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Ibn Jubair is widely recognised as one of the greatest travellers and geographers of Muslim history. From excerpts his work, The Travels of Ibn Jubair, as presented in this short article we are able to gain insightful reports on the situation of Muslims in various parts of the Muslim world, and more particularly the plight of those Muslims living in oppressive former Muslim lands....
Born in Valencia (1145), Ibn Jubair (Ibn Jubayr) travelled widely from Spain to Iraq and returning via Sicily. Accounts taken from ‘Rihla Ibn Jubair’ (The Travels of Ibn Jubair) are particularly valuable for his numerous first-hand observations regarding the Muslims in both Eastern and western parts during a time when the reach of Islamic governance was in decline. In fact soon his beloved Valencia would be lost to the forces of King James I of Aragon in 1238, and would never return to the Muslims. Yet when we read Ibn Jubair’s moving accounts of oppressed Muslims in Norman Sicily, we feel that Ibn Jubair must have felt that Islamic rule in the Western parts was coming to an end.
Prior to this, however, Ibn Jubair visited Alexandria in the spring of 1183; a visit which left a profound impression on him, especially the city’s famous lighthouse. Throughout his work, Ibn Jubair praises the achievements of Islam, most particularly the establishment of hospitals and madrasas, particularly those within Damascus, which as a city he describes as one of the friendliest places he had ever visited and that ‘it surpasses all other cities in its beauty’ referring to it as ‘the paradise of the Orient.’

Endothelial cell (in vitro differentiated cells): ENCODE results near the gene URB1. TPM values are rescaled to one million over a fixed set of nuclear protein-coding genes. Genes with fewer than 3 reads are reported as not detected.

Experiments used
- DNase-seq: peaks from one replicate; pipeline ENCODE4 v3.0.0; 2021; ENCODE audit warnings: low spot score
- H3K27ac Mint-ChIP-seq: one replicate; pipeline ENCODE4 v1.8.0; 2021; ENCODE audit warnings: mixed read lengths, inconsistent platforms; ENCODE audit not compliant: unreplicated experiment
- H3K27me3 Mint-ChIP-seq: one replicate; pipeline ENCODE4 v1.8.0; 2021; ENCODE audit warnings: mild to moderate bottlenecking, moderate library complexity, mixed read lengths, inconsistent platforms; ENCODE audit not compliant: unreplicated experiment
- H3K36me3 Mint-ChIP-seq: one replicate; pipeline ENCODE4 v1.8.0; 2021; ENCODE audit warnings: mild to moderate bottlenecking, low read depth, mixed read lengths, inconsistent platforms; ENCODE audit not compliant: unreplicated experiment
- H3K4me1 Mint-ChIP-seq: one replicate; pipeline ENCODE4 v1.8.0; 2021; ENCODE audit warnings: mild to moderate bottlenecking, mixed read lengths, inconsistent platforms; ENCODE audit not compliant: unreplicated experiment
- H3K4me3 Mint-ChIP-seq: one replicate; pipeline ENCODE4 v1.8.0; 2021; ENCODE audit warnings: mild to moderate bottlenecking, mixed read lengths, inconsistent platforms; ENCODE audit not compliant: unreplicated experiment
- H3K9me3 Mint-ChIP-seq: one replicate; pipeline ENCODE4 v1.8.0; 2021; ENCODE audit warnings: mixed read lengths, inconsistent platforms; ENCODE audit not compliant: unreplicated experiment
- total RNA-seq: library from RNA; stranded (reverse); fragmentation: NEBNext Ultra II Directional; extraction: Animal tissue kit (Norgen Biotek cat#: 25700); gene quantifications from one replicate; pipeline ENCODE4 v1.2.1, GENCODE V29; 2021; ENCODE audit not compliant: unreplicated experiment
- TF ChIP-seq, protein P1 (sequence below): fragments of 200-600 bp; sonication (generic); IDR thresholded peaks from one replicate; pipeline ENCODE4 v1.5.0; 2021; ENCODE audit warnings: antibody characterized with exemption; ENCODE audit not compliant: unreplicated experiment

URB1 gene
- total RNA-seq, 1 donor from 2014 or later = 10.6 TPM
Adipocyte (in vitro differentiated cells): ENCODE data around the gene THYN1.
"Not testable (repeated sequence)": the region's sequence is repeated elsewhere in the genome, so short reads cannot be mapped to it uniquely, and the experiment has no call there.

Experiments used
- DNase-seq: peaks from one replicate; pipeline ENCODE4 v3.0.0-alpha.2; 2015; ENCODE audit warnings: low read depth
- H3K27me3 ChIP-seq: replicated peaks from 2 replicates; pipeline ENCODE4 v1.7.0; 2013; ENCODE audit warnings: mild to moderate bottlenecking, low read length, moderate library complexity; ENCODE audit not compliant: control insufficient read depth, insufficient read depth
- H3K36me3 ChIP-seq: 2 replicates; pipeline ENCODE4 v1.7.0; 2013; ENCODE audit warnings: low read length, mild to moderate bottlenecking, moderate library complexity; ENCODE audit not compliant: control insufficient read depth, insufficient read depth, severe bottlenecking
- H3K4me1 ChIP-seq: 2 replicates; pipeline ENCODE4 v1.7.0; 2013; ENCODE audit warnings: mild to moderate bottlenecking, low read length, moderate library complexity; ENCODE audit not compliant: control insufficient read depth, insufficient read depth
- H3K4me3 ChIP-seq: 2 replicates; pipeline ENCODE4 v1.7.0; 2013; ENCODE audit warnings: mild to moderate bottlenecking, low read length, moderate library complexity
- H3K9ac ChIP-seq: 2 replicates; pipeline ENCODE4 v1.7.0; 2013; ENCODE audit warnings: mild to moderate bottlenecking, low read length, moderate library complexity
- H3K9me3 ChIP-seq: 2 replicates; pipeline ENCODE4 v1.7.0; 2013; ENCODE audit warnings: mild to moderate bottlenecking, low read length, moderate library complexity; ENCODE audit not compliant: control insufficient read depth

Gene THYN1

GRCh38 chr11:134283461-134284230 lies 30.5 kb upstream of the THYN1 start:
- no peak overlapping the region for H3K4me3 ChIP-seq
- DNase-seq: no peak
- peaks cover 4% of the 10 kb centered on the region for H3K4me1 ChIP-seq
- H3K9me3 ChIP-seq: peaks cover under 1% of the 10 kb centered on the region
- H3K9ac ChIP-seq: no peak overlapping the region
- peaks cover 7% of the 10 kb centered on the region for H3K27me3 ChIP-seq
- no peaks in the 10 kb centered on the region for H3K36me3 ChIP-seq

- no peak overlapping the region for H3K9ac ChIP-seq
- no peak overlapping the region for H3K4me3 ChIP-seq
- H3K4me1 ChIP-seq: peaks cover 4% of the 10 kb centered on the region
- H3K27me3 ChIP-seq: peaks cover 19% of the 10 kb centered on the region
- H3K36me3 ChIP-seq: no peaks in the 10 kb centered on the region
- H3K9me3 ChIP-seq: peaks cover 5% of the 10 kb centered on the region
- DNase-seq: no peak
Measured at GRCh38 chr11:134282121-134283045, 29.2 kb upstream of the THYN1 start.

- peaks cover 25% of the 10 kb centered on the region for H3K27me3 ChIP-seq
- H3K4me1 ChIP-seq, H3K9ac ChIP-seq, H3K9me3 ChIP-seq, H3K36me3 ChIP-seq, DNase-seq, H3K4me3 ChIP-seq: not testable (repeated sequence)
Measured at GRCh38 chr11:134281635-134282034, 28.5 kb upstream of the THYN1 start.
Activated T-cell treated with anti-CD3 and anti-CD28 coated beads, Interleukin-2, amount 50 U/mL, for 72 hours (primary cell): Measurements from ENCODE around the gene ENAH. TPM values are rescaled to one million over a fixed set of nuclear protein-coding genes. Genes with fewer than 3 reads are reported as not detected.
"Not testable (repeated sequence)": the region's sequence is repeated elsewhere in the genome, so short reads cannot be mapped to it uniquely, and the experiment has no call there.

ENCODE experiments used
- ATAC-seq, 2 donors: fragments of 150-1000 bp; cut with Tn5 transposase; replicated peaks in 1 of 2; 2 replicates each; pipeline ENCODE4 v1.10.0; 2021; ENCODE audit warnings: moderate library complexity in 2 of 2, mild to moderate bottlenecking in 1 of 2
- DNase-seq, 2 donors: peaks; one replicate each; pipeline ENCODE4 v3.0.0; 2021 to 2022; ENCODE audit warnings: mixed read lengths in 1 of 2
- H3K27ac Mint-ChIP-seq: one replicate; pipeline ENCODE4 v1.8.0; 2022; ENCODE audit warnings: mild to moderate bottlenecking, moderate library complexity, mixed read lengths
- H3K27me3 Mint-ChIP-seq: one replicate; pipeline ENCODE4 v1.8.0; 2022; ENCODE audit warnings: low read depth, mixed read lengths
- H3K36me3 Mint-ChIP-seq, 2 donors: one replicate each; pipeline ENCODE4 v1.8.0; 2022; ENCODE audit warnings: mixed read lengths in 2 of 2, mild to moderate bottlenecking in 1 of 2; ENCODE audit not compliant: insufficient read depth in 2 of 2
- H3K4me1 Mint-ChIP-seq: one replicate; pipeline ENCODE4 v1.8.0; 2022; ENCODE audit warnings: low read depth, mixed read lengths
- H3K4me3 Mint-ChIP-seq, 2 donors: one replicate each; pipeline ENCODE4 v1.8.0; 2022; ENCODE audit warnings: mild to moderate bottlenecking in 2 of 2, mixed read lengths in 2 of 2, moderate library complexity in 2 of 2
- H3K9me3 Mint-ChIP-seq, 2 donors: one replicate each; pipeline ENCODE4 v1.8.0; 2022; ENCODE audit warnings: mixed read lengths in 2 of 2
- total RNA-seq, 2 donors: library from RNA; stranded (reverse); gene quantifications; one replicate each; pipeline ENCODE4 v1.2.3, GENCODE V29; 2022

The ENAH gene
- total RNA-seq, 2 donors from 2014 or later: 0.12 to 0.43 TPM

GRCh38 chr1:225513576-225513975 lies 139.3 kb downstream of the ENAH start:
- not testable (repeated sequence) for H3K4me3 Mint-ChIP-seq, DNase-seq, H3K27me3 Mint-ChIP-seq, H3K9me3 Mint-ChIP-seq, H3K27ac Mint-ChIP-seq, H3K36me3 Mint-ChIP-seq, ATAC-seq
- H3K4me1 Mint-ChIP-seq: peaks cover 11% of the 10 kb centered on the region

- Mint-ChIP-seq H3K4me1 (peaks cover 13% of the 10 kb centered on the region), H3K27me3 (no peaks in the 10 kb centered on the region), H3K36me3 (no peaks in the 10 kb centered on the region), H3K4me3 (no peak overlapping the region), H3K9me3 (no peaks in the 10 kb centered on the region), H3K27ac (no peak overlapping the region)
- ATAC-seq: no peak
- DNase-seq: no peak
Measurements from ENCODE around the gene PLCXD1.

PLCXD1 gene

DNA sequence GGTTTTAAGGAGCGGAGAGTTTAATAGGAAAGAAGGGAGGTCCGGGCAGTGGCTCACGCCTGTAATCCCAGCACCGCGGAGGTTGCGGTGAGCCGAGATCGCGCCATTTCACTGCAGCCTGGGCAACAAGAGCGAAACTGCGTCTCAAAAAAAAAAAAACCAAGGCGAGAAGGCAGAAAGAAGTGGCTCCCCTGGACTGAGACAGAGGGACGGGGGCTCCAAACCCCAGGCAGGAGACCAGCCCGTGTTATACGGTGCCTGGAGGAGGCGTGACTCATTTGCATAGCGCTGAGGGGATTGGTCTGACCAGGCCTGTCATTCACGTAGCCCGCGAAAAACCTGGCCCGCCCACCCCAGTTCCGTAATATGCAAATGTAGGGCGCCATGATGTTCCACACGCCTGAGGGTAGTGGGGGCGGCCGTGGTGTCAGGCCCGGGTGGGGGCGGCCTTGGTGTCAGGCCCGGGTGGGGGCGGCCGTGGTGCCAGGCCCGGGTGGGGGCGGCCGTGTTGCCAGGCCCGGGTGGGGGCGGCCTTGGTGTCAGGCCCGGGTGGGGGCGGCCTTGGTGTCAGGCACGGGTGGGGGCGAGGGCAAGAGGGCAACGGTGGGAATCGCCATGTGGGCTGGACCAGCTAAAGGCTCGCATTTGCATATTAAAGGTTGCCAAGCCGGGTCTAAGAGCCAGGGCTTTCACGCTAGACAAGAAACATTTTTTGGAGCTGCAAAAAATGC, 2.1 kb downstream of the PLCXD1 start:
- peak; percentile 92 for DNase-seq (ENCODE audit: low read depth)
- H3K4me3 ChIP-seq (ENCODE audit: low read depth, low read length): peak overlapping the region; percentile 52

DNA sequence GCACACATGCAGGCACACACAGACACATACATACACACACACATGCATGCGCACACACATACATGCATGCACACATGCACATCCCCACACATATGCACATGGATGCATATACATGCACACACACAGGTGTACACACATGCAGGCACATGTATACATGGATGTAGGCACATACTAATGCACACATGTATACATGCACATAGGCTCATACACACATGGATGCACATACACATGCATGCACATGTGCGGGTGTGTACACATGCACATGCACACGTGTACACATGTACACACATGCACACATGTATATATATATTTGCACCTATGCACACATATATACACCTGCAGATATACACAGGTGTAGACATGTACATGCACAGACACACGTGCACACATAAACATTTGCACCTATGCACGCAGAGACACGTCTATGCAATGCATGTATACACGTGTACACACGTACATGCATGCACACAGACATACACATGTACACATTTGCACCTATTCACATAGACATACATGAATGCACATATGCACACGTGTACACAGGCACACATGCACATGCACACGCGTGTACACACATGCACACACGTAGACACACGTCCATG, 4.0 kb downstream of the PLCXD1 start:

“…the itinerary of Ibn Jubayr is well depicted by two maps in R.J.C. Broadhurst’s The Travels of Ibn Jubair. One map deals with his travels in the east of the Muslim World , the other shows his travels in the west. One of the first places Ibn Jubayr visited was Alexandria in Egypt, in the spring of 1183, and it left strong impressions on him, especially its famed giant lighthouse of which he had this to say:
|One of the greatest wonders that we saw in this city was the lighthouse which Great and Glorious God had erected by the hands of those who were forced to such labour as ‘a sign to those who take warning from examining the fate of others’ [Quran: 15:75] and as a guide to voyagers, for without it they could not find the true course to Alexandria. It can be seen for more than seventy miles, and is of great antiquity. It is most strongly built in all directions and competes with the skies in height. Description of it falls short, the eyes fail to comprehend it, and words are inadequate, so vast is the spectacle.”*|
..drawing of the ancient Light House of Alexandria by Abu Hamid Al-Gharnati (Source)
Ibn Jubair also passed by the Muslim lands in Crusader hands. For Ibn Jubair, little differentiates some of the Crusaders from pigs, in particular King Baldwin IV whom he sees as al-khinzir (the pig) and his mother as al-khinzira (the sow), epithets he must have picked up from the Muslims he encountered in Frankish Galilee.
‘When the infidels used to take from every man under the rule one dinar, he (Baldwin) may God curse him) used to take from each of them four dinars and he used to cut off their feet. There was not among the Franks anyone more arrogant or proud than he was (may God put him to shame).’
On his travels through the Holy Land, Ibn Jubair speaks of the Franks’ absence of cleanliness, and is particularly scathing in his description of Crusader Acre: `It stinks and is filthy, being full of refuse and excrement.’